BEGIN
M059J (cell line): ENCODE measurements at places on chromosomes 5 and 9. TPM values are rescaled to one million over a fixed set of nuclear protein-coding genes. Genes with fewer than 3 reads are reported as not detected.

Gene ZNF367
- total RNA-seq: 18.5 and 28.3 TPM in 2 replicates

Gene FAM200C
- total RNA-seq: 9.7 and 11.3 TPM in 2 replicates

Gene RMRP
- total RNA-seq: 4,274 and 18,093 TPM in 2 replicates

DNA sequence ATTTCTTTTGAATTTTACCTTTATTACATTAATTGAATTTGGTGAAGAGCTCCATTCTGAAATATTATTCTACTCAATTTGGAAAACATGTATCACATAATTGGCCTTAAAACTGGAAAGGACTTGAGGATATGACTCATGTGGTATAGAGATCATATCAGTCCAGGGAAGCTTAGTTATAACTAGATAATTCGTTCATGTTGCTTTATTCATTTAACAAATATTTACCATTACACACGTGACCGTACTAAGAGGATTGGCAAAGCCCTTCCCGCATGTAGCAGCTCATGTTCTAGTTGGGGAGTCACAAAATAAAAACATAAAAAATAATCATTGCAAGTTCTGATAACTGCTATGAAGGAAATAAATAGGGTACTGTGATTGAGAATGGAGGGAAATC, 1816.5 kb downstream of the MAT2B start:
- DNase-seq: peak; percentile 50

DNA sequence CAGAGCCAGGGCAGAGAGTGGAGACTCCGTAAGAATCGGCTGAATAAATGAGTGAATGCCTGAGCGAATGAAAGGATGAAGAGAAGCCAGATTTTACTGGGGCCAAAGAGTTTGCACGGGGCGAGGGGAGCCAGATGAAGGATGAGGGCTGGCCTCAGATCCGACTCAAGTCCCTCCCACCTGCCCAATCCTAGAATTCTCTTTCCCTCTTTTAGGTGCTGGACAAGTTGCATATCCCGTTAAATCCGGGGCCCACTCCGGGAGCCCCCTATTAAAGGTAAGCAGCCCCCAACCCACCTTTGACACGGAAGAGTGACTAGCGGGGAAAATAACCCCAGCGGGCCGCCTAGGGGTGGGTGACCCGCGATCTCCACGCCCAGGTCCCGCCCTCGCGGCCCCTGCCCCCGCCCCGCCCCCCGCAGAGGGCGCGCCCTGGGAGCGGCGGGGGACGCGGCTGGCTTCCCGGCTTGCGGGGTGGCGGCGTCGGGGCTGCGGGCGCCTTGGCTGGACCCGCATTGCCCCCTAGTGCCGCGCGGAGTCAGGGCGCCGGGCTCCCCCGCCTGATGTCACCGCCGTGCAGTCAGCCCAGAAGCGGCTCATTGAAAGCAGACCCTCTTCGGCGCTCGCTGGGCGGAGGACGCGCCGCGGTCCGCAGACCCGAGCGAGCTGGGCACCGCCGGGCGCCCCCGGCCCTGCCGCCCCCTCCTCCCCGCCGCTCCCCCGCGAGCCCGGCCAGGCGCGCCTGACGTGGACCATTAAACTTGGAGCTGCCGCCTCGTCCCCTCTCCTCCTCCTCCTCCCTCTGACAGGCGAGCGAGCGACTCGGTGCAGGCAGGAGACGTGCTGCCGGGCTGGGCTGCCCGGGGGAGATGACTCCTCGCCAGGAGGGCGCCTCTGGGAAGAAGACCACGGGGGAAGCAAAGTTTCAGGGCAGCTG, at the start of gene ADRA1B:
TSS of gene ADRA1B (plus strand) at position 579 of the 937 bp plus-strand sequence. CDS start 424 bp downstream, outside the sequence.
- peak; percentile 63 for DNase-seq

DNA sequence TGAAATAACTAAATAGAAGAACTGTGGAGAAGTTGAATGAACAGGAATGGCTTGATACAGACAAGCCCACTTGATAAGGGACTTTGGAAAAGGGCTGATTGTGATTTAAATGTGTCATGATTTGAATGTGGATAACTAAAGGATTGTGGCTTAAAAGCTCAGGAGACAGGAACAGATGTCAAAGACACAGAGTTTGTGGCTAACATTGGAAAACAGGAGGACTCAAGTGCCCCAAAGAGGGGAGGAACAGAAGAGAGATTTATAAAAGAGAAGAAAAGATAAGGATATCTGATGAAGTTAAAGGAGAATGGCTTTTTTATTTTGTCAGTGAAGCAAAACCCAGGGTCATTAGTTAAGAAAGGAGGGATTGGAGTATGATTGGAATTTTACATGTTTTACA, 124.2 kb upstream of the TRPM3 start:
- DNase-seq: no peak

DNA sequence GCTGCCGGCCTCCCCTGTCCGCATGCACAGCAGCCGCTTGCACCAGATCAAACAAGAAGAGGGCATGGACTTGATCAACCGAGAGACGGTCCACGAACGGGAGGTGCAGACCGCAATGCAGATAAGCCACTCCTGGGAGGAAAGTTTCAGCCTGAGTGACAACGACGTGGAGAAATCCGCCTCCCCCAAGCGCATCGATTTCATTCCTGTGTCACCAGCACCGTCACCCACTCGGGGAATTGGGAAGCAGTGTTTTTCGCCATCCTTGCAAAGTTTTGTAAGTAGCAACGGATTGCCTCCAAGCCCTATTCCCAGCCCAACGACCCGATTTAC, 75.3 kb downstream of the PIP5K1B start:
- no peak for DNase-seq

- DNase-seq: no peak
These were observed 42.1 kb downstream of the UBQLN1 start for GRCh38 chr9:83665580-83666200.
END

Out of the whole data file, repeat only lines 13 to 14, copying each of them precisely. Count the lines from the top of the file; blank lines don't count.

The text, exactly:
DNA sequence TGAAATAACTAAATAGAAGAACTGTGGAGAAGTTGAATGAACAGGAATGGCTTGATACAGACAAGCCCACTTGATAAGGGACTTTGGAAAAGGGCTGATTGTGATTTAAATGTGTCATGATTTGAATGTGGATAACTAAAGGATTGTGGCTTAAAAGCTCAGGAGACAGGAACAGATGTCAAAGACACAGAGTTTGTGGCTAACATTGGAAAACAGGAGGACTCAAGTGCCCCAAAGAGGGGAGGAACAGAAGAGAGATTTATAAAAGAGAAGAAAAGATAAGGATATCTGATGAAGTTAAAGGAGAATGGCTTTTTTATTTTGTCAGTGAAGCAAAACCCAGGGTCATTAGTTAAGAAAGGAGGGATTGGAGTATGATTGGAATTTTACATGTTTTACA, 124.2 kb upstream of the TRPM3 start:
- DNase-seq: no peak